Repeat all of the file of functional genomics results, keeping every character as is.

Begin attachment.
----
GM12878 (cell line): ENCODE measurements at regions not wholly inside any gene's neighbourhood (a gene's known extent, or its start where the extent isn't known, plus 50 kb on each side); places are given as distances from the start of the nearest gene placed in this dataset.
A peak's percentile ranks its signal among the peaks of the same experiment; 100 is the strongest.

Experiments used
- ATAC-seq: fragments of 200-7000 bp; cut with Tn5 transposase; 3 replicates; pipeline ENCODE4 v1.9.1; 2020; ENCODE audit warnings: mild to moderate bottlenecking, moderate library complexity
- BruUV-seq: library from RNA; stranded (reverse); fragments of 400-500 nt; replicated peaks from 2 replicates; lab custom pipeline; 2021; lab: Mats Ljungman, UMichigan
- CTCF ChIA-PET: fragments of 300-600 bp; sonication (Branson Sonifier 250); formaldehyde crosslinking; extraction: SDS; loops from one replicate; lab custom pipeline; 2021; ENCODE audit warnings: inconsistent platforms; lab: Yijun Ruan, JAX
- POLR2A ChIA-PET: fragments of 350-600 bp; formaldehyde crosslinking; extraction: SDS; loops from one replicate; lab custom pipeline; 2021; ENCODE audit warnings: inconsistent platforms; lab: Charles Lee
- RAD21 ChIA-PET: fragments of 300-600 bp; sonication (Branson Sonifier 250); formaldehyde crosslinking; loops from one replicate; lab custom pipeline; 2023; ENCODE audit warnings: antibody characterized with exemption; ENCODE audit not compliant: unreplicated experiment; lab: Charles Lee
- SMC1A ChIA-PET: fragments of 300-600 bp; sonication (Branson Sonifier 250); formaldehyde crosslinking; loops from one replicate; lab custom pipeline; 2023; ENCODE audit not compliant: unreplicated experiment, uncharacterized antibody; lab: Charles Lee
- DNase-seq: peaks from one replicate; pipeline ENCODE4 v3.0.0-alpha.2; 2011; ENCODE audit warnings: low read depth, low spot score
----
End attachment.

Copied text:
GM12878 (cell line): ENCODE measurements at regions not wholly inside any gene's neighbourhood (a gene's known extent, or its start where the extent isn't known, plus 50 kb on each side); places are given as distances from the start of the nearest gene placed in this dataset.
A peak's percentile ranks its signal among the peaks of the same experiment; 100 is the strongest.

Experiments used
- ATAC-seq: fragments of 200-7000 bp; cut with Tn5 transposase; 3 replicates; pipeline ENCODE4 v1.9.1; 2020; ENCODE audit warnings: mild to moderate bottlenecking, moderate library complexity
- BruUV-seq: library from RNA; stranded (reverse); fragments of 400-500 nt; replicated peaks from 2 replicates; lab custom pipeline; 2021; lab: Mats Ljungman, UMichigan
- CTCF ChIA-PET: fragments of 300-600 bp; sonication (Branson Sonifier 250); formaldehyde crosslinking; extraction: SDS; loops from one replicate; lab custom pipeline; 2021; ENCODE audit warnings: inconsistent platforms; lab: Yijun Ruan, JAX
- POLR2A ChIA-PET: fragments of 350-600 bp; formaldehyde crosslinking; extraction: SDS; loops from one replicate; lab custom pipeline; 2021; ENCODE audit warnings: inconsistent platforms; lab: Charles Lee
- RAD21 ChIA-PET: fragments of 300-600 bp; sonication (Branson Sonifier 250); formaldehyde crosslinking; loops from one replicate; lab custom pipeline; 2023; ENCODE audit warnings: antibody characterized with exemption; ENCODE audit not compliant: unreplicated experiment; lab: Charles Lee
- SMC1A ChIA-PET: fragments of 300-600 bp; sonication (Branson Sonifier 250); formaldehyde crosslinking; loops from one replicate; lab custom pipeline; 2023; ENCODE audit not compliant: unreplicated experiment, uncharacterized antibody; lab: Charles Lee
- DNase-seq: peaks from one replicate; pipeline ENCODE4 v3.0.0-alpha.2; 2011; ENCODE audit warnings: low read depth, low spot score